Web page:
WebSocket is an amazingly fast, easy to use and full-duplex way to communicate between client and server. WebSocket is recommended if you want a fast real-time application like a bid application, or a real time poker game. It’s easy to broadcast messages between users.
What is WebSocket?
WebSockets adds flavor to the web by allowing websites to update content without having to wait for the user. Unlike other techniques which piggyback on the HTTP protocol, the WebSocket protocol creates a true ongoing connection between the user and the web service, allowing information to flow easily between both endpoints.
WebSocket was first seen in HTML5 specifications as TCPConnection, a place holder for a TCP-based socket API. The protocol was developed by Ian Hickson and Michael Carter and standardized by the IETF in RFC 6455 in 2011. WebSocket is supported by almost all major web browsers including Firefox, Chrome, Opera, Edge and Internet Explorer.
How It Works ?
A WebSocket connection is initiated by sending a WebSocket handshake request from a browser’s HTTP connection to a server to upgrade the connection. Along with the upgrade request header, the handshake request includes a 64-bit Sec-WebSocket-Key header. The server responds with a hash of the key in a Sec-Websocket-Auth header. This header exchange prevents a caching proxy from resending previous WebSocket exchanges.
From that point, the connection is binary and does not conform to HTTP protocol. A server application is aware of all WebSocket connections and can communicate with each one individually. As WebSocket remains open, either the server or the user can send messages at any time until one of them closes the session. The communication can be initiated at either end, which makes event-driven web programming possible. In contrast, standard HTTP allows only users to request new data.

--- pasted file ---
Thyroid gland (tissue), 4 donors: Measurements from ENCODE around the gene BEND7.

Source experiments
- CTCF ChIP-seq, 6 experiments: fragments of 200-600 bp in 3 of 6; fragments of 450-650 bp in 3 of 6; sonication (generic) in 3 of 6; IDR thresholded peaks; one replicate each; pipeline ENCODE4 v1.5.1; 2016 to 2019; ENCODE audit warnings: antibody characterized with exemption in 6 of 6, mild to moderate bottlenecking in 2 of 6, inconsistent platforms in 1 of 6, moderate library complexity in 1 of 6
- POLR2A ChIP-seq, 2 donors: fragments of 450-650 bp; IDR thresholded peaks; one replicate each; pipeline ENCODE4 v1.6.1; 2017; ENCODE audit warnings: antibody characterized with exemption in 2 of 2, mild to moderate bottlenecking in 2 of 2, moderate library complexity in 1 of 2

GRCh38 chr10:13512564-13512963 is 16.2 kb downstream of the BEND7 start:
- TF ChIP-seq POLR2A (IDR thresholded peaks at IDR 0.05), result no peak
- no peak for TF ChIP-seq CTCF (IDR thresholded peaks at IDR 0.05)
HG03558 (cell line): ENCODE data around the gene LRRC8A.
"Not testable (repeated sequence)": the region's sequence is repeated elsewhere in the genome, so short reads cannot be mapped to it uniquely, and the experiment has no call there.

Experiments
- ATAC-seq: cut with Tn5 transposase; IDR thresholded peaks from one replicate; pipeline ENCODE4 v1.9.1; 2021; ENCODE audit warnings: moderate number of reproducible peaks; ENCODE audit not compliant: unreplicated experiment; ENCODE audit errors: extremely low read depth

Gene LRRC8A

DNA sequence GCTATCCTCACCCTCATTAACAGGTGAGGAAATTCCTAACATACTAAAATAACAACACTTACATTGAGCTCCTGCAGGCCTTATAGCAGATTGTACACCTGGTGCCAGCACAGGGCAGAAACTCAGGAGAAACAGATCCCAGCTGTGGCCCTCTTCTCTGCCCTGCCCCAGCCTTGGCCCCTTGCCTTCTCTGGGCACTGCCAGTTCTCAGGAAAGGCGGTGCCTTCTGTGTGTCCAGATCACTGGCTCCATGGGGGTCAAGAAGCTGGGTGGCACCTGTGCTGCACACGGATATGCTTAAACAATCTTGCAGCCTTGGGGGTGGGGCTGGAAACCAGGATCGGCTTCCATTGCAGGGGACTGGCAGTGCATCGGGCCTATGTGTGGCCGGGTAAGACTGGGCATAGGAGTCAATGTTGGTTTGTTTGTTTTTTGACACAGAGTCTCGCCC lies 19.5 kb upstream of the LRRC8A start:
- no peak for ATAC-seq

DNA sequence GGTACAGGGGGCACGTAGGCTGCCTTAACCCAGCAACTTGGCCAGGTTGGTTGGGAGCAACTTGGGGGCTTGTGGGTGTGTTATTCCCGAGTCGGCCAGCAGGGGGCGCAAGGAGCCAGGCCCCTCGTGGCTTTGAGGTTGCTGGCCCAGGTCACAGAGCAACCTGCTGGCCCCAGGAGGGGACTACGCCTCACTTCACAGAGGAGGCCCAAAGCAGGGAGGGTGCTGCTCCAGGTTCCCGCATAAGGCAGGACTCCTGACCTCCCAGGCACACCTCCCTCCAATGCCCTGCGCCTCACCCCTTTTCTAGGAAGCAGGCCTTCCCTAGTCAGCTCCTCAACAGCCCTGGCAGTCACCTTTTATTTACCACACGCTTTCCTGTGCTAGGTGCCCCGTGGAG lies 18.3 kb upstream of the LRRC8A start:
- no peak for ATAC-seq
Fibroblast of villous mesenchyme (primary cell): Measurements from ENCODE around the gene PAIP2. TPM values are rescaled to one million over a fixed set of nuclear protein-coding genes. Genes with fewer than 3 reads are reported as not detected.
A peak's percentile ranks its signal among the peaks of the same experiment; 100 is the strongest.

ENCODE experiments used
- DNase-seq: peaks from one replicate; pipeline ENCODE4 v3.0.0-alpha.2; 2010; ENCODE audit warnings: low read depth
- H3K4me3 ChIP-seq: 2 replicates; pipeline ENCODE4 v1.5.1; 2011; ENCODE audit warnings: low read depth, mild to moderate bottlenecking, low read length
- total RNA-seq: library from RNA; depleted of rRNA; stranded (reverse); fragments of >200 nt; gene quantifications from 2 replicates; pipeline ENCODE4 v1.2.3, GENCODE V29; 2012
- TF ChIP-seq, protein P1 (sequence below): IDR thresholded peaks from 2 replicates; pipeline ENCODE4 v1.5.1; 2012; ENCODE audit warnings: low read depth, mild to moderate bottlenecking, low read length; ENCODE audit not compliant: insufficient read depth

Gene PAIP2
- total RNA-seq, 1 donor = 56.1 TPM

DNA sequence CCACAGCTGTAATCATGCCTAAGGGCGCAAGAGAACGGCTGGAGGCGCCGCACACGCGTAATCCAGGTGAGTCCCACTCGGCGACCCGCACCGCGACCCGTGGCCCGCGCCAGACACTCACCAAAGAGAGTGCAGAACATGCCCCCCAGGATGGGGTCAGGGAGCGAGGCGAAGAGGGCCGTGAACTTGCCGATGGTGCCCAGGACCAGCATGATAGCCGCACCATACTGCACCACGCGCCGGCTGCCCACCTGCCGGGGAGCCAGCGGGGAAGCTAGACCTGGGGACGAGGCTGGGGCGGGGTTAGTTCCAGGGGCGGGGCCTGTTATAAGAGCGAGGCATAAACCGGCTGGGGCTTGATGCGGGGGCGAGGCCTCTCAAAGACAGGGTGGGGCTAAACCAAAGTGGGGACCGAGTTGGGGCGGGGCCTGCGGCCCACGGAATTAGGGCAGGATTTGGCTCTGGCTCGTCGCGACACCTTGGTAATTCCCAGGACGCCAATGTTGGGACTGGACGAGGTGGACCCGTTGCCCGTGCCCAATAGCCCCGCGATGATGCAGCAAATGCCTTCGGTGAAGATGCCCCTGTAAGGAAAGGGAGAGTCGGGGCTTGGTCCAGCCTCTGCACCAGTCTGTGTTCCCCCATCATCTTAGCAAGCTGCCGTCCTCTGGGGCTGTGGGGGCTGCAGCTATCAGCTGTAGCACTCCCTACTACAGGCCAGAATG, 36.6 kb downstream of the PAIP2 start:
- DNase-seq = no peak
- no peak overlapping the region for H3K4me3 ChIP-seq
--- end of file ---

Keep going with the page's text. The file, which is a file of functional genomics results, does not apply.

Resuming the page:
WebSocket Compared to Other Technologies
Several paradigms have been created to facilitate two-way communication between a browser and a server. One of the biggest differences between these approaches and WebSocket is that these approaches still rely on HTTP, whereas WebSocket is its own protocol.
The drawback to AJAX is that it’s still a one-way communication. The server can’t push data to the user. Instead, the user has to poll the server for changes. Additionally, since AJAX works over HTTP, a new connection has to be created each time an AJAX request is made.
WebSockets overcomes both of these limitations by establishing a persistent connection that the server can push data over.
Webhooks allow a web service to send data to another service when a particular event occurs. They make it possible for services to instantly communicate with each other, allowing those services to process and respond to events as they happen. Unlike AJAX, Webhooks are entirely server-side and don’t interact with the user’s experience.
Webhooks can only facilitate one-way communication between two services. A server must be configured to transmit Webhooks and another to receive them. Webhooks are great for services that want to communicate with other services, but not for services that want to communicate with users.
WebSockets can facilitate two-way communication between a user and a service, recognizing events and displaying them to the user as they occur.